brethren.  No life should be irrevocably accurst.  Marriage bonds should be
bonds of roses; and if the roses fade, they should be thrown away.
   As for me, I feel at present like a cross between Galahad and St Paul.
Henry VIII. is but a memory.
                   MOHAMMED (dated from his suspended coffin).

     3"s." 6"d."
   this admirable study of a modern temperament, a thoughtful and generous
mind at sea in the whirl of these new forces, so difficult to understand at
all, so impossible to rate at their real value is a monument of our late
colleague's earlier manner.
   The book is almost as abstract as Kant, more abstract than Erewhon.  Mr
Raffalovich when he wrote this had not that lightning flash, the concentration
of infinite light into a single lucid symbol, which distinguishes his later
   The light is calm and cool.  If I had to compare this book to another, I
should select one of Jane Austen's; and if it is pointed out that I have never
read any of Jane Austen's I can retort that neither have I read "The History
of a Soul."                             ALEISTER CROWLEY.

   Mrs Hume is a female M......h S....r.  She begins by a long hypothesis full
of big words whose meaning she shows no sign of understanding, though the
sentence "Lunatics abound" can hardly be denied.  The body of the book is made
up of rambling statements (unsupported by any sort of evidence) of psychic
powers that she possesses, the least of which, if substantiated, would be
sufficient to overturn the entire universe; and still more Starry are the
"inspirational" poems which disconnectedly impregnate the other rubbish.
                    "Nay, take her up gently,
                     Dry thou her tears,
                     Wind thine arm round her,
                     Soothe thou her fears."
   This seems as obviously borrowed from Hood as her great male analogue
borrows from any book that he has been reading recently.
                  "Nature's law rules supreme
                   Because it is God's.
                   He framed it,
                   It must be,
                   And men are his 'lords.'"           {149}
   At this point, as Mrs Hume observes, "the strong man reeled in his
anguish."                                                N. W.

   If we were right in suggestion as de did in September, that Mr Edgar Jepson
had stolen fire from Mr Blackwood, we must now admit that Mr Blackwood has got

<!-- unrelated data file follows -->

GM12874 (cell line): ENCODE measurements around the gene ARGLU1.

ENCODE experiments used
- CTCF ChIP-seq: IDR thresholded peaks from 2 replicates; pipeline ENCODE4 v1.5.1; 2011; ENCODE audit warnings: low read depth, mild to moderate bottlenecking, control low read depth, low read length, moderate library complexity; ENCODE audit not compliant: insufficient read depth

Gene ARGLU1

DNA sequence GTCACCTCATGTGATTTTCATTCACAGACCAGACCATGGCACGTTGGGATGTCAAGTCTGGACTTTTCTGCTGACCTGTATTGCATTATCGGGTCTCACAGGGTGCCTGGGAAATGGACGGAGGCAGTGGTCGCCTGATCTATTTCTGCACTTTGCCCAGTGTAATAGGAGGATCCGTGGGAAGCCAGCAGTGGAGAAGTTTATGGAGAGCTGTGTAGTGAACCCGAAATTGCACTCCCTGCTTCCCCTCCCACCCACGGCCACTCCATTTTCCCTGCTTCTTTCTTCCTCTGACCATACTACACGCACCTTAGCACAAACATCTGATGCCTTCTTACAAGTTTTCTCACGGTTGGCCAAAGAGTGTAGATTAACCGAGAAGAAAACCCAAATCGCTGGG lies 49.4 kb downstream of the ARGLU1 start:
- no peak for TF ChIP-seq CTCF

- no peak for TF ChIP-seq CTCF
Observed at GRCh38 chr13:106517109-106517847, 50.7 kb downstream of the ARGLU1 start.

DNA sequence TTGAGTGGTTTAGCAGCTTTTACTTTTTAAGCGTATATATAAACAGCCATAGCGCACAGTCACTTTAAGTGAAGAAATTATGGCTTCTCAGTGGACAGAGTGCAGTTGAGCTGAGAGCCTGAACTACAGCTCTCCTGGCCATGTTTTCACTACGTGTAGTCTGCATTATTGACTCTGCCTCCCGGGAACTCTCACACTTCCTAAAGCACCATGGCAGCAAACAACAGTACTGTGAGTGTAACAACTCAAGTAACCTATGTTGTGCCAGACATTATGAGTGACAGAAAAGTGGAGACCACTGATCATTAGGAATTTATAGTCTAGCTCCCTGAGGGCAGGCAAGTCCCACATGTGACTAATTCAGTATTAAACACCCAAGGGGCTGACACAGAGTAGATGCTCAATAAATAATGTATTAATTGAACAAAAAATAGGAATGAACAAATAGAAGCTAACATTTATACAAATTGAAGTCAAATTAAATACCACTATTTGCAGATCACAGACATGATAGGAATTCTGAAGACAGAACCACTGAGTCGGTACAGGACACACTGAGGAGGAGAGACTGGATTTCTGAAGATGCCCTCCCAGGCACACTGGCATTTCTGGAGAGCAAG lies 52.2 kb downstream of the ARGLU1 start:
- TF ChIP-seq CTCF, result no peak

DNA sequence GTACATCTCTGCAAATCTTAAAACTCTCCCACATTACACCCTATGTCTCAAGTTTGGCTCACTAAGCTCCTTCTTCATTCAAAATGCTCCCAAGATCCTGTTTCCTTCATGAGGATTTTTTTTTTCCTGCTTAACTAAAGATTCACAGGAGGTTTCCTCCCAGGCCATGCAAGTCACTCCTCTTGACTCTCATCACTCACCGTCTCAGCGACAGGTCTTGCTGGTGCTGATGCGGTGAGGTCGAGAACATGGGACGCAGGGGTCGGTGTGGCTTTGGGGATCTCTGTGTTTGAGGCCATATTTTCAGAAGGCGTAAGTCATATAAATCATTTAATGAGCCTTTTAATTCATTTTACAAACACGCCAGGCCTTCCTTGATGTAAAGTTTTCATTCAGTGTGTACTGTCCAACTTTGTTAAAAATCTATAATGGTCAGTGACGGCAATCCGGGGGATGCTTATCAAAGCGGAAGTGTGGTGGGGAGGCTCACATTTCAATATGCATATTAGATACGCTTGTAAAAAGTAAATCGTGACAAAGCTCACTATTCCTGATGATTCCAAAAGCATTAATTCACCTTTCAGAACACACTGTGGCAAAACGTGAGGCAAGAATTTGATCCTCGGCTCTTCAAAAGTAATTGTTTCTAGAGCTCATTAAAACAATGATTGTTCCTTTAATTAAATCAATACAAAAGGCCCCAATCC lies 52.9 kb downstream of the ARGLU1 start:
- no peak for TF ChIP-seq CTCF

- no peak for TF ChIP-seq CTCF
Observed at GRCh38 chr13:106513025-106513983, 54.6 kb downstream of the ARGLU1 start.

more than even.  For the "Human Chord" has a plot so like that of No. 19 that
we can hardly help thinking that Mr Blackwood must have been studying the
methods of William Somerset Maugham, Esq., M.D.  In both books we have a
lonely place, and a strong man of the magician type, and the beautiful young
lady, and the nice young gentleman, who agree after a little experience that
it is much better to give up any aspiration higher than that of checking race
suicide.  Even the incidents in the "Human Chord" suggest "No,. 19."  The
horrible creature coming out of the dark is very like Mr Blackwood's
personified sounds, and the final smash-up if of very much the sametype.  Mr
Blackwood's other sources are the Qabalah, which he appears to have taken from
the preface to Mathers, and if he had only added to his library a shilling
handbook on sound, he would have avoided some of the more absurd blunders.
The distinguishing difference between "No. 19" and the "Human Chord," is that
Edgar Jepson is a first-rate story-teller, while Algernon Blackwood is
suffering from indigestion brought on be a surfeit of ill-cooked Theosophy.
The theories spring up and choke the narrative, and it becometh unfruitful.

   Price 3"s." 6"d." and 1"s." net.
   I can find no words of any known language strong and emphatic enough to
express my admiration of this extraordinary volume.  Twelve tales!  The twelve
Pointed Star of Genius!  An introduction that is a Revelation!  Magical
knowledge thrown away!  Psychology never at fault!  Truly the Book to read
again and again.
   But, mind you, do not let it fall into the hands of elderly people.  "They"
"would never die."                                GEORGE RAFFALOVICH.

POEMS.  By VICTOR RATCLIFFE.  Cambridge, 1910.
   The title of this little volume is misleading.              CANTAB.

   This is a very fine study of west country life.  Jaspar Ramridge is a
schoolmaster, and can see nothing but discipline.
   Cuthbert Orton is a schoolboy, and can see nothing but revolt against that
discipline.  {150}
   Neither grows up.  So when they start to create, the boy produces a
creature of naked emotion and no more; the man a creature of naked intellect
and no more.  The first is an animal, the second a devil.
   This is our own doctrine; but never have I seen it better expressed.
   It is not the province of man to create, but to beget.  The father of the
girl who is in turn obsessed by Orton and Ramridge is a perfect ass; but he
made a very good job once in his life.
   Let this admirable book be a warning to all those who seek magical power,
or to teach pupils.
   If you obtain magical powers, as is easy, you can only use it to destroy
both yourself and your victims, unless by a greater miracle than the magic